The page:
So in the end (and not considering the extremely hard to sail, and rewarding, RRD281): both RRD278 (84 lts, 55 wide, 32.5 tail) and S95(100/94/96?) (around 95 lts, 58.5 wide, 38 and up tails) share about the same optimal sail range, 6.0 to 7.0; once planing, older boards were competitively fast against bigger stuff (I'd say faster) while for modern boards planing is not enough, they need full power (in marginal 7.0 winds, say 12-15 knots, I can plane my S95 but whoever on bigger slalom stuff is passing me, while I used to kill everybody on my older boards; things change once in the 15-18 and up range); modern wider boards can carry bigger sails and fins, but this does not seem to expand much the "top performance" envelope in light winds, just enhances accelleration and upwind a bit (and slows down top speed...); and modern boards can go out in overpowered conditions better than old ones; but nevertheless, outside of their optimal range, I don't see modern boards any competitive against "right sized" stuff. So what is achieved in the end? I'd say just the ability to face an extremely wide range of conditions; but competitive performances are achieved in the usual much smaller optimal wind range.

Just my sailing impressions, and some reasoning about ian's great post.

Marko
26th October 2007, 07:40 PM
Ian, thanks once again for a very detailed and honest answer!

Geo, you have to look at the slalom boards from a little bit different perspective...
New slalom boards are made for BIG range because it is allowed to register only 2 boards per event.
Also, new slalom boards are made for BIG guys (because they are usually the fastest).

Big guys need a wide board that allows them to use BIG sail and carry them thru lulls and gybes. But they also need excellent top speed and easy control because they will use this board in very overpowered conditions.

I can see from all this above, and I can feel that every time I step on my is101, that it is a board for BIG rider. I think it is a ideal board for 90+ kg riders for overpowered 7.0/6.6 conditions in gusty winds and choppy water.
Is101 goes unbelieveable well thru chop and is very fast with bigger riders. I even used it once in severe conditions with 5.4 sail and it was MUCH easier to use than my old sonic 100 which was almost unmanageable in such chop.

I remember few years ago, Kevin Pritchard used to sail S100 with 7.6 sail in lighter winds and win races. I am 100% confident that he would choose 8.4/is122 in the same conditions nowdays, so yes, I agree that range of modern boards is shifted. But they still have much bigger range than older boards.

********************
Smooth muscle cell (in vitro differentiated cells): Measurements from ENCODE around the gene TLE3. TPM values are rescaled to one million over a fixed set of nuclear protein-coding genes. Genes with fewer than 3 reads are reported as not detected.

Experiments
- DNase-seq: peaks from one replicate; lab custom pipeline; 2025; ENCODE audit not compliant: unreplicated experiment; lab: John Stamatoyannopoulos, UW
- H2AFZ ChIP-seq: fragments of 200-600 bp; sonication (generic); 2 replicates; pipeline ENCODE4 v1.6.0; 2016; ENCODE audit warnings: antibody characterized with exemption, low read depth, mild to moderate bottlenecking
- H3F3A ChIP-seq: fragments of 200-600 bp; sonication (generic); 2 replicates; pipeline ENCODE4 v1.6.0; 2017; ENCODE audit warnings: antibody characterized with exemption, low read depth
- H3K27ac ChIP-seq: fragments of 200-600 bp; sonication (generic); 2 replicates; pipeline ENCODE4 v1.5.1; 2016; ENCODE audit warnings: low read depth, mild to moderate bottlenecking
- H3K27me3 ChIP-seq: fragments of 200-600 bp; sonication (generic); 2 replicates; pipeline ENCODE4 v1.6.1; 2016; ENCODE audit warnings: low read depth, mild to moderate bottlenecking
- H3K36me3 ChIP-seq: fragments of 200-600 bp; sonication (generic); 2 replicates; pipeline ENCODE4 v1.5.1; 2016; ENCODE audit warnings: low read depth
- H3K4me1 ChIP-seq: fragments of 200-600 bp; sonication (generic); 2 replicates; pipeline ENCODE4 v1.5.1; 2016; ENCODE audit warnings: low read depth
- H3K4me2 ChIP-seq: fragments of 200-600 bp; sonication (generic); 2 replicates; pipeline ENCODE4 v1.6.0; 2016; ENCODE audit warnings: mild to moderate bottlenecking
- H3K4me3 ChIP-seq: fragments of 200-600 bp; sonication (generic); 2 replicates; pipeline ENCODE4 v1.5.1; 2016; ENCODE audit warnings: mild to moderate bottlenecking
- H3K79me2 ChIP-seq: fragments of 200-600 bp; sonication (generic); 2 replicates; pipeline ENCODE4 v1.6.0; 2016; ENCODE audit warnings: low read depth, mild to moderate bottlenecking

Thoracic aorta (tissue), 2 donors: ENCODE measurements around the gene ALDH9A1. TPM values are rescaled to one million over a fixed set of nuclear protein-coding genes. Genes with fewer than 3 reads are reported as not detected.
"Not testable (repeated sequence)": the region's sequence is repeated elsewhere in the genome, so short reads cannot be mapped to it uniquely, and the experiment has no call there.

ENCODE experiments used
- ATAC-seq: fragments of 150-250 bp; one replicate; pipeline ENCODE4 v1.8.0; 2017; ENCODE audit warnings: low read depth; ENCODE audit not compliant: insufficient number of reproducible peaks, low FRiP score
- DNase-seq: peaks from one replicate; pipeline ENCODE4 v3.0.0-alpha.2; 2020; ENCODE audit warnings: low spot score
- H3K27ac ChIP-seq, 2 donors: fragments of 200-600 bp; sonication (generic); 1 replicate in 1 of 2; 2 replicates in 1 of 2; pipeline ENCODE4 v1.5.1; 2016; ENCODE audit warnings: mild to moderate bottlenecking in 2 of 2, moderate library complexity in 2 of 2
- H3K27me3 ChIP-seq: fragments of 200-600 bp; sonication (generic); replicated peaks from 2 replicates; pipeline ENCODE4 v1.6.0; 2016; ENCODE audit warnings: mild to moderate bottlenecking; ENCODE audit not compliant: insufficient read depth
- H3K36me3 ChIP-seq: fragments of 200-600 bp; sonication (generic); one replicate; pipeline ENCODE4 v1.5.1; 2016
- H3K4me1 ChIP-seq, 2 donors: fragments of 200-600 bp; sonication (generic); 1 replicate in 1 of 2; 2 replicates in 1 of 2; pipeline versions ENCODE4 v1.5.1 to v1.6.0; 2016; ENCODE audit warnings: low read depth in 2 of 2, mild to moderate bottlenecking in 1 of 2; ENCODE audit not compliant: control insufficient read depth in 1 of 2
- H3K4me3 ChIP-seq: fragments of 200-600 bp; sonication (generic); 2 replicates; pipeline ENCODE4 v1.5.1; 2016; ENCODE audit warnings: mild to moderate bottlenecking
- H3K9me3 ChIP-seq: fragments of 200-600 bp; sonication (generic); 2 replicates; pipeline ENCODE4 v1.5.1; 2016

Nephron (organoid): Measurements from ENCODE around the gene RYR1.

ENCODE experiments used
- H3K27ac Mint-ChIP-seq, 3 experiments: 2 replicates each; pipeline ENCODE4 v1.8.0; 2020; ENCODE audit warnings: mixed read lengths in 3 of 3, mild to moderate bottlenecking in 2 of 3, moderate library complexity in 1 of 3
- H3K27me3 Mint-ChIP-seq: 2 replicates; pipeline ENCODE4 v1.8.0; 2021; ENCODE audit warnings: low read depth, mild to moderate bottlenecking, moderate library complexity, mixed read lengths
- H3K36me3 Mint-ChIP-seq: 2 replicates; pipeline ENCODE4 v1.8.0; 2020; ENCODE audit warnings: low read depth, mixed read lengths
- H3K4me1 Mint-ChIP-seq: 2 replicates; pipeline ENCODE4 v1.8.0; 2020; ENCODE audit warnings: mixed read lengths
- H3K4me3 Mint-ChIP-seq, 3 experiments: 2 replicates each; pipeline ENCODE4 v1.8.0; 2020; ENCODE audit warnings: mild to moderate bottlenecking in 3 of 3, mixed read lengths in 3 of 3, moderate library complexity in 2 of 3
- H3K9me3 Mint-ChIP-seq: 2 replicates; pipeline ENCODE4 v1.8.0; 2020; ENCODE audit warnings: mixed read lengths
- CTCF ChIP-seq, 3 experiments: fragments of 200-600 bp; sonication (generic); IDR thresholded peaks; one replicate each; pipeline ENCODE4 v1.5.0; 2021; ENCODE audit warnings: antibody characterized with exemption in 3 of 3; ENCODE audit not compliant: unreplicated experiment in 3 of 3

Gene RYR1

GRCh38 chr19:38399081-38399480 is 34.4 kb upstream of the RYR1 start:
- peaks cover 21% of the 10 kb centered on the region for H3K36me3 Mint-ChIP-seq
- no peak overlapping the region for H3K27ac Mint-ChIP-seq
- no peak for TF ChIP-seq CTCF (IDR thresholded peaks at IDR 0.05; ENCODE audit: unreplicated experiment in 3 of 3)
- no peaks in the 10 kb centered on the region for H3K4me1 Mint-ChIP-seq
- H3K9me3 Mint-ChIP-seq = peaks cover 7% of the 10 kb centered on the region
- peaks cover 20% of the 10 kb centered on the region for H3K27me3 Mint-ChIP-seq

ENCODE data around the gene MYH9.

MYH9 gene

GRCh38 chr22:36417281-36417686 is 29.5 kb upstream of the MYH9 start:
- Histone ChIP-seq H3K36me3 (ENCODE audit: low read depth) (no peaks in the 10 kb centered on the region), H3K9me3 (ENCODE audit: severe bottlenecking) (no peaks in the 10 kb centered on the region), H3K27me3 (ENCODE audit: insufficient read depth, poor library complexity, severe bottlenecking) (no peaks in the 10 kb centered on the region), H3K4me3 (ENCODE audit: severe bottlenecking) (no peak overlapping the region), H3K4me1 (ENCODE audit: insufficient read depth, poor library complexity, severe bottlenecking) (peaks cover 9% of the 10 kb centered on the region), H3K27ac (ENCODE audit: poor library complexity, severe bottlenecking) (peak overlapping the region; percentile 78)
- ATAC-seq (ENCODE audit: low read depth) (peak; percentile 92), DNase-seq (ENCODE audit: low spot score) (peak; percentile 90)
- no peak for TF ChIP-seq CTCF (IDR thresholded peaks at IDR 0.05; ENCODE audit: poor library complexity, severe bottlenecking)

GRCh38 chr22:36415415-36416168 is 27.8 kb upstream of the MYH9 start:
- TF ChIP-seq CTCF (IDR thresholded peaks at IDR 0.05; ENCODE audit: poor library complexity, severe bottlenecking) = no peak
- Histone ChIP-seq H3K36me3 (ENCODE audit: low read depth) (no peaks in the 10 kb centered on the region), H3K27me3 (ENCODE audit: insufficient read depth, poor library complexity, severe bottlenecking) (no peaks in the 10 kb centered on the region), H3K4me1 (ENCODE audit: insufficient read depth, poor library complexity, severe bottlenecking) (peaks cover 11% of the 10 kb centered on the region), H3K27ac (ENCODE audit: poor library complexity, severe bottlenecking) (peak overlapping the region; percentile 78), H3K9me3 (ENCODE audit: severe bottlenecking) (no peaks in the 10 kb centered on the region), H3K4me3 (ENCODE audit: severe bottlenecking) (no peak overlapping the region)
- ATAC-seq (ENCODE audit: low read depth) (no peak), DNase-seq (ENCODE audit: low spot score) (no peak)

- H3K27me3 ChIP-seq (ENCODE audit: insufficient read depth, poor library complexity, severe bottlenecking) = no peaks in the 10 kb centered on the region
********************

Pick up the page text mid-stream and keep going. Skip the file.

But I am afraid that ligher riders are forgotten in this new slalom program. Yes, new boards are very easy to handle also for light guys, but they are simply not fast enough. Lighter riders do not have problems going thru lulls and in gybes, their biggest enemy is drag. So they have to use narrow boards, smaller sails and smaller fins. If the new narrow boards (is96/86) have softer rails, I am afraid they will not be as competitive in light winds as older, hard railed designs.

For me, I am somewhere in between (80kg), and I think I was faster in light wind with sonic 100 but better overall in high winds and heavy chop with is101.
But still, I find s100 much more exciting and more enjoyable to ride!

I was hoping that I could replace is101 with is96 and get that sonic100 feeling and lightwind performance + great control of is101 in chop.

geo
27th October 2007, 02:52 PM
But in the end we are saying the same thing... I guess you have to decide, either "that sonic100 feeling and lightwind performance" or "great control of is101 in chop". Efficiency vs. control.

Ian Fox
28th October 2007, 07:50 AM
..

Maybe "rail-centric" vs "tail-centric" is a better summation ??

It's very much the case that to get the most from the newer boards, the rider must employ a style/technique that focuses (more) on use of the tail block/fin combo and less on the overall mid section(rail line) of the board. Again, the differences are subtle - but real - and can significantly influece factors such as early plaing.